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the judgment of another State brought later than its own statute of limitations permits even though the judgment would still have been enforceable in the State which rendered it. M'Elmoyle v. Cohen, 13 Pet. 312; Bacon v. Howard, 20 How. 22.
3. Conversely, where the enforcement of a judgment by State A is sought in State B, which has a longer limitation period than State A, State B is plainly free to enter its own judgment upon the basis of State A's original judgment, even though that judgment would no longer be enforceable in State A. If enforcement of State B's new judgment is then sought in State A, State A cannot refuse to enforce it without violating the principle that the State where enforcement of a judgment is sought cannot look behind the judgment. That was the situation in Roche v. McDonald, 275 U.S. 449, and so we there held.
4. The present situation is this: Colorado entered a judgment in 1927 which in 1945 was there revived in accordance with Colorado's procedure. In 1945 the 1927 judgment could not have been enforced in Missouri because barred by that State's statute of limitations. The question whether the 1945 proceedings gave rise to a judgment enforceable in Missouri thus depends, obviously, on whether those proceedings created a new Colorado judgment, or whether they merely had the effect of extending the Colorado statute of limitations on the old judgment. Only in the former case would Roche v. McDonald be "dispositive of the merits"; in the latter, it is equally clear that M'Elmoyle v. Cohen, supra, 13 Pet. 312, and Bacon v. Howard, supra, 20 How. 22, would be controlling. Fundamental, therefore, to the issue of full faith and credit is an initial determination as to the effect in Colorado of its reviver proceedings.
5. The opinion of the Supreme Court of Missouri is not unequivocal. It could hardly, however, have assumed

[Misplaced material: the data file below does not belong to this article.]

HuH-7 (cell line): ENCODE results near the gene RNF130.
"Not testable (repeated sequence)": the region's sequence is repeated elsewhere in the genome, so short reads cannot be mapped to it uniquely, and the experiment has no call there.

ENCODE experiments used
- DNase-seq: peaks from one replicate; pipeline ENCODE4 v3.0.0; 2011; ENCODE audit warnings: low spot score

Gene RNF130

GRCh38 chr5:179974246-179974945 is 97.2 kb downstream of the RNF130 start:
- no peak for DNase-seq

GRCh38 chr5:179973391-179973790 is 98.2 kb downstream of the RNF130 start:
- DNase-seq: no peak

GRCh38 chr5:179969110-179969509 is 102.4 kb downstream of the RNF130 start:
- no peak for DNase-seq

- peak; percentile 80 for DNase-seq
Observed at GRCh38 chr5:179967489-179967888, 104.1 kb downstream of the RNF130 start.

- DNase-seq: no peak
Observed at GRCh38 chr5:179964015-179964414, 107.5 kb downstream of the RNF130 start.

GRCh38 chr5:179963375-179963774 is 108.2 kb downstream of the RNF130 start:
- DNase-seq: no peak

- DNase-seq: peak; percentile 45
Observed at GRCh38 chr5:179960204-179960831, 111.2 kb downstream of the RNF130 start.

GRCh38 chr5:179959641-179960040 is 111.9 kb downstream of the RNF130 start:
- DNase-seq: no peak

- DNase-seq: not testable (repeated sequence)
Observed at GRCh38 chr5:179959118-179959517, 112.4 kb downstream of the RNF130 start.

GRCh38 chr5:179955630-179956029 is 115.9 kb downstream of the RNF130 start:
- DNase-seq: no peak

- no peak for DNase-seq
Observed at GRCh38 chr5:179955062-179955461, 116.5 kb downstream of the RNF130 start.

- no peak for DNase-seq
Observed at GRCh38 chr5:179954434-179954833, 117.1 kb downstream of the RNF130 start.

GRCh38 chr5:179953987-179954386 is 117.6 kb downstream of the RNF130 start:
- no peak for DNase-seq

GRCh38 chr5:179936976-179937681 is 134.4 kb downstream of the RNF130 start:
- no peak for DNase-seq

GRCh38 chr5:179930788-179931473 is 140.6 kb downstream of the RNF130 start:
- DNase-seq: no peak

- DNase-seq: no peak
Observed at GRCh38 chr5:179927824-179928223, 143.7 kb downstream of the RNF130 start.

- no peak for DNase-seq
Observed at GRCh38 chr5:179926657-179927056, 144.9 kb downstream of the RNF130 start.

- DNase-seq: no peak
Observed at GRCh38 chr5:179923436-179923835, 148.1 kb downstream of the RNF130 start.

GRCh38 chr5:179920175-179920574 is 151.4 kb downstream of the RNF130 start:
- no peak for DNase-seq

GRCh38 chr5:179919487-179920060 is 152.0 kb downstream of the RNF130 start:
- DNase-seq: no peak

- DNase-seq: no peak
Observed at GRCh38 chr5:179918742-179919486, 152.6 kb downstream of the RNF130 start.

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the law of Colorado to be that reviver proceedings create a new judgment, for it chiefly relied upon a decision of its own according full recognition to Roche v. McDonald and other cases invoking the principle that the forum cannot look behind a judgment brought there for enforcement. See Northwestern Brewers Supply Co. v. Vorhees, 356 Mo. 699, 703, 203 S. W. 2d 422, 424. Surely we ought not to attribute to a State court a flagrant disregard of the decisions of this Court, particularly when it shows awareness of these decisions.*fn1 The more obvious interpretation of the Missouri court's opinion is that it assumed the effect of the Colorado proceedings to be what the face of the Colorado statute implies, namely, to extend the statute of limitations on the original judgment.*fn2 We should affirm, therefore, but for language which suggests a third view: that because the original judgment would have been unenforceable in Missouri at the time of the reviver proceedings, those proceedings were not entitled to full faith and credit no matter what their effect under Colorado law. If in fact the Colorado proceedings had resulted in a new judgment, this view would have disregarded Roche v. McDonald. But a State court may reach the right result despite an awkward formulation of the issue before it. Petitioner, to be entitled to redress, must establish that Colorado gave it a judgment which Missouri flouted, and it fails
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to do so unless it shows that under Colorado law a judgment of reviver is a new judgment.
6. The Court does not find that petitioner has sustained this burden, and we should neither initiate an independent examination of Colorado law nor rest upon phrases in a single decision that does not explicitly adjudicate the question. Yet the Court concludes, "In this case it is the 1945 Colorado judgment that claims full faith and credit in Missouri. No Missouri statute of limitations is tendered to cut off a cause of action based on judgments of that vintage." But the very question of Colorado law in issue is whether the 1945 proceedings did in fact create a new judgment entitled to claim full faith and credit. Since in the view most favorable to petitioner it is not clear whether the courts of Missouri have resolved this issue against petitioner or left it undecided, we should not by affirming foreclose all opportunity for petitioner to establish that the true effect of the reviver proceedings was to grant it a new judgment. But neither should we foreclose the issue in petitioner's favor.
In view of the unresolved elements of the situation, the procedure outlined in Minnesota v. National Tea Co., 309 U.S. 551, 557, should be followed in disposing of this case. Accordingly, I would vacate the judgment of the Supreme Court of Missouri and remand the case for further proceedings.